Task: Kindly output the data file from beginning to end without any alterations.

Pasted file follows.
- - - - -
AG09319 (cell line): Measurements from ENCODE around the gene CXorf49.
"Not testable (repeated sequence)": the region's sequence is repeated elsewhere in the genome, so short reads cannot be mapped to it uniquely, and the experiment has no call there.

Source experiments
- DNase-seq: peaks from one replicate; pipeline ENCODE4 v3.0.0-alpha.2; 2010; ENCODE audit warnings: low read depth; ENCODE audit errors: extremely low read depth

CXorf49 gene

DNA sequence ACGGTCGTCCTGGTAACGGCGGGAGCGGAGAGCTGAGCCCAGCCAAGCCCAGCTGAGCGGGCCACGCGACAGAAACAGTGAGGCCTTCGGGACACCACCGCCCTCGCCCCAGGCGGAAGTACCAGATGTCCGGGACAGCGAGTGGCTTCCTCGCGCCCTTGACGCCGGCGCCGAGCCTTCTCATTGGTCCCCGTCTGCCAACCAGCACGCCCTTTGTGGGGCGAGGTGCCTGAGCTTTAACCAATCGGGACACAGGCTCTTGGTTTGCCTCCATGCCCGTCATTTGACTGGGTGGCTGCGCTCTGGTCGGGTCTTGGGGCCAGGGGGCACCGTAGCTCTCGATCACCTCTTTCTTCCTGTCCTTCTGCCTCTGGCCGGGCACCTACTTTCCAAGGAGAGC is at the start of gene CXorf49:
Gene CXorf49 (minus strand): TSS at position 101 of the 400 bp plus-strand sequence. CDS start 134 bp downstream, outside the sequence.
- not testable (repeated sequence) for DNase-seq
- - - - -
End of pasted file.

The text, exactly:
AG09319 (cell line): Measurements from ENCODE around the gene CXorf49.
"Not testable (repeated sequence)": the region's sequence is repeated elsewhere in the genome, so short reads cannot be mapped to it uniquely, and the experiment has no call there.

Source experiments
- DNase-seq: peaks from one replicate; pipeline ENCODE4 v3.0.0-alpha.2; 2010; ENCODE audit warnings: low read depth; ENCODE audit errors: extremely low read depth

CXorf49 gene

DNA sequence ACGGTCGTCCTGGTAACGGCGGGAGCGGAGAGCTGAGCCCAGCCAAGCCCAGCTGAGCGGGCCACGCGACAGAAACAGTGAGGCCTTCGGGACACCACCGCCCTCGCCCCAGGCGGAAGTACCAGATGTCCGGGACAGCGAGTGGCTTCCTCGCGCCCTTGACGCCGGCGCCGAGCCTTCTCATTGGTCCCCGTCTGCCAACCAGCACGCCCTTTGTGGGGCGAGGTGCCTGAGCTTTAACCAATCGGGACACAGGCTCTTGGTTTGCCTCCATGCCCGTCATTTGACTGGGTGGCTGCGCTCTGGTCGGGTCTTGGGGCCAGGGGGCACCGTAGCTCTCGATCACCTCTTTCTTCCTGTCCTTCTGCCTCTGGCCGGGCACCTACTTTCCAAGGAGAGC is at the start of gene CXorf49:
Gene CXorf49 (minus strand): TSS at position 101 of the 400 bp plus-strand sequence. CDS start 134 bp downstream, outside the sequence.
- not testable (repeated sequence) for DNase-seq